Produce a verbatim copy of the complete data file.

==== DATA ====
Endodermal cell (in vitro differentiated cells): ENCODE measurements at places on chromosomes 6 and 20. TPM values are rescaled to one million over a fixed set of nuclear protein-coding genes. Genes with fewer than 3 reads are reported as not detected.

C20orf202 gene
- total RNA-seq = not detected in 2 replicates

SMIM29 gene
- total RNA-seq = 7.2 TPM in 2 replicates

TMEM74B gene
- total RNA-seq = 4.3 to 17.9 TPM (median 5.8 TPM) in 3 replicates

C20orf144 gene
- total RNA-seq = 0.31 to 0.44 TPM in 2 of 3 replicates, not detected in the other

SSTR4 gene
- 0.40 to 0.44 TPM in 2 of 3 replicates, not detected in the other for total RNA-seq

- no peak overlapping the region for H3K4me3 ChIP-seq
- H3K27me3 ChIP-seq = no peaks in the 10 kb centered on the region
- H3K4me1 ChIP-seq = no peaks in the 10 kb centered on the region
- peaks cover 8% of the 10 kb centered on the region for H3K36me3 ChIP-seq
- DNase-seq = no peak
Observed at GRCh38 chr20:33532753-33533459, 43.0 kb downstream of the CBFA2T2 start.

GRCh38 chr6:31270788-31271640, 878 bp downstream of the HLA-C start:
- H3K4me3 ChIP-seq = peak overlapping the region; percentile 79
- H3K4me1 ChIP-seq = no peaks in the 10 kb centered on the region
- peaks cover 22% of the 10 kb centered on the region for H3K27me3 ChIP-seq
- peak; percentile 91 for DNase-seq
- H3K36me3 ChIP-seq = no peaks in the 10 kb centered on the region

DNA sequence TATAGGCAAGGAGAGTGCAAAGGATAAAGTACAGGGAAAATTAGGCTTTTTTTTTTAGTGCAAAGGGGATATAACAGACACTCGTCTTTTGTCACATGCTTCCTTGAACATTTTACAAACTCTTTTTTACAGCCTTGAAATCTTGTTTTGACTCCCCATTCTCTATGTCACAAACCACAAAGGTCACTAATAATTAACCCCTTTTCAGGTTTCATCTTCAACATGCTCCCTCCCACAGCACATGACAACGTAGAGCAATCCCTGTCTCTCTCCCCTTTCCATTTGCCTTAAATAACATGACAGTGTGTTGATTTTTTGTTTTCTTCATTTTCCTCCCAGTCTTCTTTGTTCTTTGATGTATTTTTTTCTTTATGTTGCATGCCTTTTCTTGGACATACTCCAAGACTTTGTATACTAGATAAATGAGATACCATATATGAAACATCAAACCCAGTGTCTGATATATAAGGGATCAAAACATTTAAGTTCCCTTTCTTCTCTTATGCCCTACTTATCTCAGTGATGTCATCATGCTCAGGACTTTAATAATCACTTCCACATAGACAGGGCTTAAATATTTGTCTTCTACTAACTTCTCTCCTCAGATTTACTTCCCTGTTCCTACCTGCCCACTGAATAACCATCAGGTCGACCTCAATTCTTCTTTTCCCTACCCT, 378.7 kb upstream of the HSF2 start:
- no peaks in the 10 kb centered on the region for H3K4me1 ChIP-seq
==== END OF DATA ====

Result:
Endodermal cell (in vitro differentiated cells): ENCODE measurements at places on chromosomes 6 and 20. TPM values are rescaled to one million over a fixed set of nuclear protein-coding genes. Genes with fewer than 3 reads are reported as not detected.

C20orf202 gene
- total RNA-seq = not detected in 2 replicates

SMIM29 gene
- total RNA-seq = 7.2 TPM in 2 replicates

TMEM74B gene
- total RNA-seq = 4.3 to 17.9 TPM (median 5.8 TPM) in 3 replicates

C20orf144 gene
- total RNA-seq = 0.31 to 0.44 TPM in 2 of 3 replicates, not detected in the other

SSTR4 gene
- 0.40 to 0.44 TPM in 2 of 3 replicates, not detected in the other for total RNA-seq

- no peak overlapping the region for H3K4me3 ChIP-seq
- H3K27me3 ChIP-seq = no peaks in the 10 kb centered on the region
- H3K4me1 ChIP-seq = no peaks in the 10 kb centered on the region
- peaks cover 8% of the 10 kb centered on the region for H3K36me3 ChIP-seq
- DNase-seq = no peak
Observed at GRCh38 chr20:33532753-33533459, 43.0 kb downstream of the CBFA2T2 start.

GRCh38 chr6:31270788-31271640, 878 bp downstream of the HLA-C start:
- H3K4me3 ChIP-seq = peak overlapping the region; percentile 79
- H3K4me1 ChIP-seq = no peaks in the 10 kb centered on the region
- peaks cover 22% of the 10 kb centered on the region for H3K27me3 ChIP-seq
- peak; percentile 91 for DNase-seq
- H3K36me3 ChIP-seq = no peaks in the 10 kb centered on the region

DNA sequence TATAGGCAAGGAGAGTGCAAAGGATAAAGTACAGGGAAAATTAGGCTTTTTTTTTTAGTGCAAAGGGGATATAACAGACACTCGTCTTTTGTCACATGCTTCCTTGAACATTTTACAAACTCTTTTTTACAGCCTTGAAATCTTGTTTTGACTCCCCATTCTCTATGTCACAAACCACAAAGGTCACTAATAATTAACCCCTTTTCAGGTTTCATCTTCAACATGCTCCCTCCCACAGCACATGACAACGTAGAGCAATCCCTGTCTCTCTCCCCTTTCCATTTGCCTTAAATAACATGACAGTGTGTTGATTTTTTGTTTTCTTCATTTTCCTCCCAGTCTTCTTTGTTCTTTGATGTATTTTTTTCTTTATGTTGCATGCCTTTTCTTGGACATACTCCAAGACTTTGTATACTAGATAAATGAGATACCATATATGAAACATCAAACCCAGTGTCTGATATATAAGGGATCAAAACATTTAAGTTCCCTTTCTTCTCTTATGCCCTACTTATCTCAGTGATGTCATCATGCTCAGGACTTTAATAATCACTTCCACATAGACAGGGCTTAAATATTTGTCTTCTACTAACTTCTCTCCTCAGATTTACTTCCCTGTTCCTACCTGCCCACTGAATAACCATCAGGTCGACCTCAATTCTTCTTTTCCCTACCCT, 378.7 kb upstream of the HSF2 start:
- no peaks in the 10 kb centered on the region for H3K4me1 ChIP-seq